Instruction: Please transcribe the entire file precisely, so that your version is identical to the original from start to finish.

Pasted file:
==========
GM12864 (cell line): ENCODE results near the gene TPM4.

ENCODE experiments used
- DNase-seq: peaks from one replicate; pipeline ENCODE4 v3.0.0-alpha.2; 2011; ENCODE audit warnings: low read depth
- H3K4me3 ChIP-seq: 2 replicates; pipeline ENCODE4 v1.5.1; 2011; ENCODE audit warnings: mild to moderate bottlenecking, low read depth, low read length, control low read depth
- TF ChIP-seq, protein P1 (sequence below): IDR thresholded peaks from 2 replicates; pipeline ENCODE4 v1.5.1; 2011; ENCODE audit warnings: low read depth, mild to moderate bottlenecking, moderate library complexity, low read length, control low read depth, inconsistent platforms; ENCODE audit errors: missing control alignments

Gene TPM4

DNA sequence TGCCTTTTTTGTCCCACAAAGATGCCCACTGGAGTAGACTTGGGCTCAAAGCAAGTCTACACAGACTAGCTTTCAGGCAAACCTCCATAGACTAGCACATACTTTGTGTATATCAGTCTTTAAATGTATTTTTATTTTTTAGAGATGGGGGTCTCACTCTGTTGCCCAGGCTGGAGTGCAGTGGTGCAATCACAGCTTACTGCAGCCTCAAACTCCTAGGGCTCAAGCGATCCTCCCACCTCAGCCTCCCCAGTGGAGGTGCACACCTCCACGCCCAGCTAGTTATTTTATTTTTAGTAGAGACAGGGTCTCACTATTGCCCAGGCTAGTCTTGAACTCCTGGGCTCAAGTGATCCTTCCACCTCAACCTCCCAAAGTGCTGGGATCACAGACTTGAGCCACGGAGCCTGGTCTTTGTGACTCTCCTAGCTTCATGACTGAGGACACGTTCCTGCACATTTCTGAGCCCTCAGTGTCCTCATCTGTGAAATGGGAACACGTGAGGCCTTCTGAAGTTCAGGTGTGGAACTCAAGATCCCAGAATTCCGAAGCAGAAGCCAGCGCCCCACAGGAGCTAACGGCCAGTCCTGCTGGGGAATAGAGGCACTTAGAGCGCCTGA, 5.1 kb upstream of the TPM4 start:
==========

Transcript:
GM12864 (cell line): ENCODE results near the gene TPM4.

ENCODE experiments used
- DNase-seq: peaks from one replicate; pipeline ENCODE4 v3.0.0-alpha.2; 2011; ENCODE audit warnings: low read depth
- H3K4me3 ChIP-seq: 2 replicates; pipeline ENCODE4 v1.5.1; 2011; ENCODE audit warnings: mild to moderate bottlenecking, low read depth, low read length, control low read depth
- TF ChIP-seq, protein P1 (sequence below): IDR thresholded peaks from 2 replicates; pipeline ENCODE4 v1.5.1; 2011; ENCODE audit warnings: low read depth, mild to moderate bottlenecking, moderate library complexity, low read length, control low read depth, inconsistent platforms; ENCODE audit errors: missing control alignments

Gene TPM4

DNA sequence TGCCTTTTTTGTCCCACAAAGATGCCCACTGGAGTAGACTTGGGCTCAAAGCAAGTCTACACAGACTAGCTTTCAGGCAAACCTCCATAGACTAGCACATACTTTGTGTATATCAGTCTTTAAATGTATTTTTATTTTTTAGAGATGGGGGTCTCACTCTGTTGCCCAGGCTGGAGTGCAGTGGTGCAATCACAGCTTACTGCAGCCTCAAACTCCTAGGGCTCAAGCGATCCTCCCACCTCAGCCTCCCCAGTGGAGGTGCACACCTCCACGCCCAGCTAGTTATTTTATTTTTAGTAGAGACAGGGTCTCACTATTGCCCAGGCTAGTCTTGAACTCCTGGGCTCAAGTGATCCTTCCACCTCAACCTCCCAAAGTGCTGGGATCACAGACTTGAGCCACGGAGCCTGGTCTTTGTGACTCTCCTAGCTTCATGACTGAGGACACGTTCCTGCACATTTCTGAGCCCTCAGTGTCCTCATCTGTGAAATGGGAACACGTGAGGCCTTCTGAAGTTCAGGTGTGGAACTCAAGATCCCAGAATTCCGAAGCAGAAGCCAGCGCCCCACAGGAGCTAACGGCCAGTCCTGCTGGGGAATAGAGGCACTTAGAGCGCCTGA, 5.1 kb upstream of the TPM4 start: